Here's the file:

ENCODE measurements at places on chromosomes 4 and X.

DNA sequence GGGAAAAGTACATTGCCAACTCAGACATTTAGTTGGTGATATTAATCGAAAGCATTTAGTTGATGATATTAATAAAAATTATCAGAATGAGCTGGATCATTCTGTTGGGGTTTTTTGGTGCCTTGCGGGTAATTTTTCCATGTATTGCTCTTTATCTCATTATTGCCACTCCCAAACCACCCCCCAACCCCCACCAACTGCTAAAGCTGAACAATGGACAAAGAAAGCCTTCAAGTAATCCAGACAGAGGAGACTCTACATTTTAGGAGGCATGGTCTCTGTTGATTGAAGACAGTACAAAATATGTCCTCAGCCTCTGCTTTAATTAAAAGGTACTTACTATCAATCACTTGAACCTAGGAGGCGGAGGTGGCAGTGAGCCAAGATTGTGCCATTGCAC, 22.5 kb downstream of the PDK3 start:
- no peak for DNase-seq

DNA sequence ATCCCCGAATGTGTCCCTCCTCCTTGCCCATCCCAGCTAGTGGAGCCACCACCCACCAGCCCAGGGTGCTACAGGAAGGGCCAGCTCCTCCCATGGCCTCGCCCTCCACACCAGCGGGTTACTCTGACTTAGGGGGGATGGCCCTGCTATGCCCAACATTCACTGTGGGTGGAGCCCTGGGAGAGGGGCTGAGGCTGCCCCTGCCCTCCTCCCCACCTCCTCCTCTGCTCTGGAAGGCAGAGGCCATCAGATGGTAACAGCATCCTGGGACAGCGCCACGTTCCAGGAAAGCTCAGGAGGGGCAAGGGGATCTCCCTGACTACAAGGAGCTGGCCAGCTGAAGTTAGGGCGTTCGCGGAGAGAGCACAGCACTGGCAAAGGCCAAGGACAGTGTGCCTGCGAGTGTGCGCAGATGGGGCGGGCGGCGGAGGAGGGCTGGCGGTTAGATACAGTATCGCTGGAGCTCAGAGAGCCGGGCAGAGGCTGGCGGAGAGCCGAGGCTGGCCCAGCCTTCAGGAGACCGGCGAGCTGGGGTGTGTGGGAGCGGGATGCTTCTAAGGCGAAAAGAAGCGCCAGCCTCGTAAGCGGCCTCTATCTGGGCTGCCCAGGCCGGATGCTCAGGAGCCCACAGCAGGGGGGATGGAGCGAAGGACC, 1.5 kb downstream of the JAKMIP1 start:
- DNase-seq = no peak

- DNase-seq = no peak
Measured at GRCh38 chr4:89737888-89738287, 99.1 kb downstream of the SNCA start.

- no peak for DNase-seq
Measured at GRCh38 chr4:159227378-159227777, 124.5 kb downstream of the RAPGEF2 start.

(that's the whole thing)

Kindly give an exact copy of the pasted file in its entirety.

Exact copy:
ENCODE measurements at places on chromosomes 4 and X.

DNA sequence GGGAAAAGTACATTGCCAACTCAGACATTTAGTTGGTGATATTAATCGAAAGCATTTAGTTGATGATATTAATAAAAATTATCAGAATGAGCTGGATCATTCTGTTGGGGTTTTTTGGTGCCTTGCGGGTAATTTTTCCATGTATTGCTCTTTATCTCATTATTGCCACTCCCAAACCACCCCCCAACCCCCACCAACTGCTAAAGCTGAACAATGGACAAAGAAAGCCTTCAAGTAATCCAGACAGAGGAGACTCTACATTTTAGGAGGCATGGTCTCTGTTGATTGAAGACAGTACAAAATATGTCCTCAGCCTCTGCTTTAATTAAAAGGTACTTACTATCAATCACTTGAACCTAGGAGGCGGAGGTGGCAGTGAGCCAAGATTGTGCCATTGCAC, 22.5 kb downstream of the PDK3 start:
- no peak for DNase-seq

DNA sequence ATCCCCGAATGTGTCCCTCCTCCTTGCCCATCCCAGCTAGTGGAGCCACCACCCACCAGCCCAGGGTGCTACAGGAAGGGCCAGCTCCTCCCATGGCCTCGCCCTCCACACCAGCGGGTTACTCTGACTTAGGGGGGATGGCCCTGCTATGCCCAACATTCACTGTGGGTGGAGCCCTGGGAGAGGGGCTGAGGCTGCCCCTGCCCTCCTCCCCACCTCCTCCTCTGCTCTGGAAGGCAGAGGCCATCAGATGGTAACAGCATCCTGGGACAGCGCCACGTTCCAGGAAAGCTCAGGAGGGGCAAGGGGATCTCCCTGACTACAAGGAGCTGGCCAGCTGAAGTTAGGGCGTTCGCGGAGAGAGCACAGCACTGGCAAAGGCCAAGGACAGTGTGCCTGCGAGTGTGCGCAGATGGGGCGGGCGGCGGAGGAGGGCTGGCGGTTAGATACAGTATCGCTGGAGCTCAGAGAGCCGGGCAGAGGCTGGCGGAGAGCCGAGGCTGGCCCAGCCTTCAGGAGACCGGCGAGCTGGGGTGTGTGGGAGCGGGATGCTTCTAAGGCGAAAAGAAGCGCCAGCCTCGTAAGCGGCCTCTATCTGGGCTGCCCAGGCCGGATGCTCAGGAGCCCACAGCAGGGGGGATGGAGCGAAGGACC, 1.5 kb downstream of the JAKMIP1 start:
- DNase-seq = no peak

- DNase-seq = no peak
Measured at GRCh38 chr4:89737888-89738287, 99.1 kb downstream of the SNCA start.

- no peak for DNase-seq
Measured at GRCh38 chr4:159227378-159227777, 124.5 kb downstream of the RAPGEF2 start.